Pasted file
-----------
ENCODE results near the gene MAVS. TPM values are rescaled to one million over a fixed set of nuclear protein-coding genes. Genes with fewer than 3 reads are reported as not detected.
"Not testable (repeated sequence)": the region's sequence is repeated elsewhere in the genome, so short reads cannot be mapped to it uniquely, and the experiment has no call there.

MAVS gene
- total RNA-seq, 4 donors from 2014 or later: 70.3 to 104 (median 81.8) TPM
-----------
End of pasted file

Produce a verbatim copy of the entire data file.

ENCODE results near the gene MAVS. TPM values are rescaled to one million over a fixed set of nuclear protein-coding genes. Genes with fewer than 3 reads are reported as not detected.
"Not testable (repeated sequence)": the region's sequence is repeated elsewhere in the genome, so short reads cannot be mapped to it uniquely, and the experiment has no call there.

MAVS gene
- total RNA-seq, 4 donors from 2014 or later: 70.3 to 104 (median 81.8) TPM